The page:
A SavvyInterview – Michael

Interview - Michael MunseyI met Michael through social media and was intrigued by not only the title of his book,  An Average Joe’s Pursuit for Financial Freedom, but also the suggestion on the cover to change your perception of money.

I’m glad he has taken some time to sit for a SavvyInterview and share some of his thoughts on personal finance.

RS: What was the catalyst that started you on the road to fiscal fitness?

Michael: In the Spring of 2009, my company’s management announced that they were going to restructure their assets. For those of you that have never gone through a company restructuring, it is another way of saying “possible layoffs.” At that time I was in the process of reading Robert Kiyosaki’s Rich Dad, Poor Dad book. The problem of my financial security became very clear while reading this book. I worked for a paycheck rather than having my money work for me.

The next question was how long could I live without a paycheck before going bankrupt. The answer was not very long. It was the Spring of 2009 when I changed my definition of “success.” It took me 12 years into my professional career to decide exactly what a “successful career” meant to me. I began setting goals that would help me to be free from a paycheck rather than climbing the corporate ladder to be a high paid employee.

RS: What is the one personal finance concept you believe someone seeking financial freedom should understand and practice?

Michael: In order to increase our success rate of achieving financial freedom, we must be able to identify ways to generate passive income. We must develop a habit of spending earned money on assets that create passive income and spending less of our money on liabilities that take money out of our bank account.

RS: Tell us about your book, “An Average Joe’s Pursuit for Financial Freedom.”

Average Joe's Book CoverMichael: An Average Joe’s Pursuit for Financial Freedom offers a different perspective on money than what is traditionally taught by our parents and in our school systems. The reason there is such a discrepancy between the wealthy and the poor is due to the difference in the way money is perceived. We are not born with the ability to maintain wealth; it is something that is learned.

The knowledge of knowing how to make money work to generate passive income is something that anyone can learn as long as they are disciplined. Average Joe’s Pursuit for Financial Freedom is based on practical concepts and discusses the problems that the majority of us face with our personal finance. The concepts in this book are based on theory by an author that practices what he writes about.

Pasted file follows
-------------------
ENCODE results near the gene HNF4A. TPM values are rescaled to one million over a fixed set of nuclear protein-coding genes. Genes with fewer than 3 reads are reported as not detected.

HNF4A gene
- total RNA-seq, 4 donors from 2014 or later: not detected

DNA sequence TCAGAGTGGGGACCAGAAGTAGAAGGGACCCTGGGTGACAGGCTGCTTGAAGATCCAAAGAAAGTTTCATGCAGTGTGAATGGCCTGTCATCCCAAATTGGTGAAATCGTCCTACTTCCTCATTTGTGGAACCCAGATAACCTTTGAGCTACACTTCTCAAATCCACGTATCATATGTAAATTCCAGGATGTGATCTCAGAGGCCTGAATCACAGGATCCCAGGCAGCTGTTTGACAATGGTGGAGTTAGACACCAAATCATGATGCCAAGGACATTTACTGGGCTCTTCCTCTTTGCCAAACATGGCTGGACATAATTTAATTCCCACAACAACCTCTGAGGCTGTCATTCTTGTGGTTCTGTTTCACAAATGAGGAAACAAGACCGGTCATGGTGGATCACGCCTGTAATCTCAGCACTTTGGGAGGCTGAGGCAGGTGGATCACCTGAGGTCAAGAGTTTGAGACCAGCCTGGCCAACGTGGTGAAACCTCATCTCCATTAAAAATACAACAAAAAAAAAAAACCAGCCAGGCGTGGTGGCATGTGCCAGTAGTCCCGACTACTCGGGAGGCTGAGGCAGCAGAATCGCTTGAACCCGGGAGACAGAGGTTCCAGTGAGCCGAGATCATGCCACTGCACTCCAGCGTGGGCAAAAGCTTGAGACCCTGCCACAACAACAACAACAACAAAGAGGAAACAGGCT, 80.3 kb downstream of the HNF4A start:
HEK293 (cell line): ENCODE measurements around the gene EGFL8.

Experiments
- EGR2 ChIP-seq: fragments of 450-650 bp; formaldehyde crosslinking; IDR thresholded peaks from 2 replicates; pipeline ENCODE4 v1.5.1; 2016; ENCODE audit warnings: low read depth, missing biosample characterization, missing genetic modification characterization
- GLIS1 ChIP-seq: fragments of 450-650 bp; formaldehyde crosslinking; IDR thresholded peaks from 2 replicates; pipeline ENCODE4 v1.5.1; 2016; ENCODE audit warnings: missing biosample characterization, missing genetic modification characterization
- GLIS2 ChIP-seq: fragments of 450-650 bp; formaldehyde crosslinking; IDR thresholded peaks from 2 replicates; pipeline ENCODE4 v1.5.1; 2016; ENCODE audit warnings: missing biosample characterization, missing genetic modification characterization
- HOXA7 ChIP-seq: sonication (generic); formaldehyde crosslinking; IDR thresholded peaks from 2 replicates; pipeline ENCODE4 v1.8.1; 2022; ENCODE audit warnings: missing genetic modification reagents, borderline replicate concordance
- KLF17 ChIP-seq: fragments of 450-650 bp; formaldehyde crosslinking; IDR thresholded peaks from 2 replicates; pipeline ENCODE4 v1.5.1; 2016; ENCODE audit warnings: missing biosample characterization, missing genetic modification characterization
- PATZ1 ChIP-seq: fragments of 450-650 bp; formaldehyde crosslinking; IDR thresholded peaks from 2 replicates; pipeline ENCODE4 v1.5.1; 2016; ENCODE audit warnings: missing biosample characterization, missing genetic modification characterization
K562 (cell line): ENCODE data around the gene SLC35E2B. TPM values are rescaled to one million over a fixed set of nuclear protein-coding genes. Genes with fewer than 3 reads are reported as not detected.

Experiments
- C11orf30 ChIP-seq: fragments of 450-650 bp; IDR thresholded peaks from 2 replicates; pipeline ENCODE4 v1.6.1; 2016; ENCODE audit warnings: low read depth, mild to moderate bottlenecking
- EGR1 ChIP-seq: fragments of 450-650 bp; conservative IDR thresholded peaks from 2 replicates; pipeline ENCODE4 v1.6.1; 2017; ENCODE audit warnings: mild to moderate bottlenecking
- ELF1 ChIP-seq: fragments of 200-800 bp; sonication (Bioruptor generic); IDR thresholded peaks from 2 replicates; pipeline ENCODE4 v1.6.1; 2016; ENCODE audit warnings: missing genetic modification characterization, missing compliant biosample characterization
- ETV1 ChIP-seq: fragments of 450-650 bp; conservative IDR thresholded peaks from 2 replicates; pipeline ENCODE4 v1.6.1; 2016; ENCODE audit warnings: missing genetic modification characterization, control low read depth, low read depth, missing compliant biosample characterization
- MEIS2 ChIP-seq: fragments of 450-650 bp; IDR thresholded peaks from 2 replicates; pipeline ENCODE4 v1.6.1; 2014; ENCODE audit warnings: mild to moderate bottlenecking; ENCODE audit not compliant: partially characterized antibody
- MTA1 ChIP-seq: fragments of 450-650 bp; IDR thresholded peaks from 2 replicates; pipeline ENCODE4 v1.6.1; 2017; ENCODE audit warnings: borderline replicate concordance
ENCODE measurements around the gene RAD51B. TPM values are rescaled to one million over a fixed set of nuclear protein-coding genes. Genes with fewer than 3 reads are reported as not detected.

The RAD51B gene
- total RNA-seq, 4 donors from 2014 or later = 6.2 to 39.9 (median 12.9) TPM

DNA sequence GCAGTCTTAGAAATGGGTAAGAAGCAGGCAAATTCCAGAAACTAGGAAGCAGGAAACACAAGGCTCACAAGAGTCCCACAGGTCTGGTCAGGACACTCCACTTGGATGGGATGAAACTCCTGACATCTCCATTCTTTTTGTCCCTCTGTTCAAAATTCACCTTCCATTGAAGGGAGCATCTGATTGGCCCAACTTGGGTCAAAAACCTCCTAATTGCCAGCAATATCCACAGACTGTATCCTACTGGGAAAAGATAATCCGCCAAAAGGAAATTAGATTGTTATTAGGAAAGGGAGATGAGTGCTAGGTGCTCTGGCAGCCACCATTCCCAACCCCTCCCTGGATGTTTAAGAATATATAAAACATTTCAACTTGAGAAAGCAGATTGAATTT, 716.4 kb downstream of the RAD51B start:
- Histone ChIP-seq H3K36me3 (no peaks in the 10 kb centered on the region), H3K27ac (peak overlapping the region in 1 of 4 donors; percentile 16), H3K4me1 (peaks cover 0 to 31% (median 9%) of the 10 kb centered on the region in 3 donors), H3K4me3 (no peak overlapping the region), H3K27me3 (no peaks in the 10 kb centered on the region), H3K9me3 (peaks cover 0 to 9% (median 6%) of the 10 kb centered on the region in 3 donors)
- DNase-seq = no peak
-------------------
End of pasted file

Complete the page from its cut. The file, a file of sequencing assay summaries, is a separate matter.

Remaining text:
RS: What was the best financial advice you ever received?

Michael: The best financial advice I ever received was not to be afraid of the power of leveraging the money I have available. The quickest way to become financially free is to use borrowed capital for an investment using the cash flow to be greater than the interest payable.

RS: The worst?

Michael: The worst financial advice we are all taught as children, is a penny saved is a penny earned. I am not a fan of using 401(k) retirement plans and the stock market as a vehicle to obtain financial freedom. These types of financial vehicles require investing 100% of our equity. We are not able to borrow capital from banks to leverage our money in the stock market because stocks are too risky for a bank to loan money for investing. If the stock market is viewed by a bank to be too risky for a bank to loan money for investing, why would we invest the majority of our hard-earned money in a 401k retirement plan that invests in the stock market?

RS: How do you define wealth?

Michael: Being financially free or wealthy is using income that you do not have to work for to pay your daily expenses: housing, food, medical expenses, travel and entertainment. This income is generated from investments that create passive income rather than depleting your savings or your 401(k) retirement plan you worked so hard to set aside.

Blogger-in-Chief here at RetirementSavvy and author of Sin City Greed, Cream City Hustle and RENDEZVOUS WITH RETIREMENT: A Guide to Getting Fiscally Fit.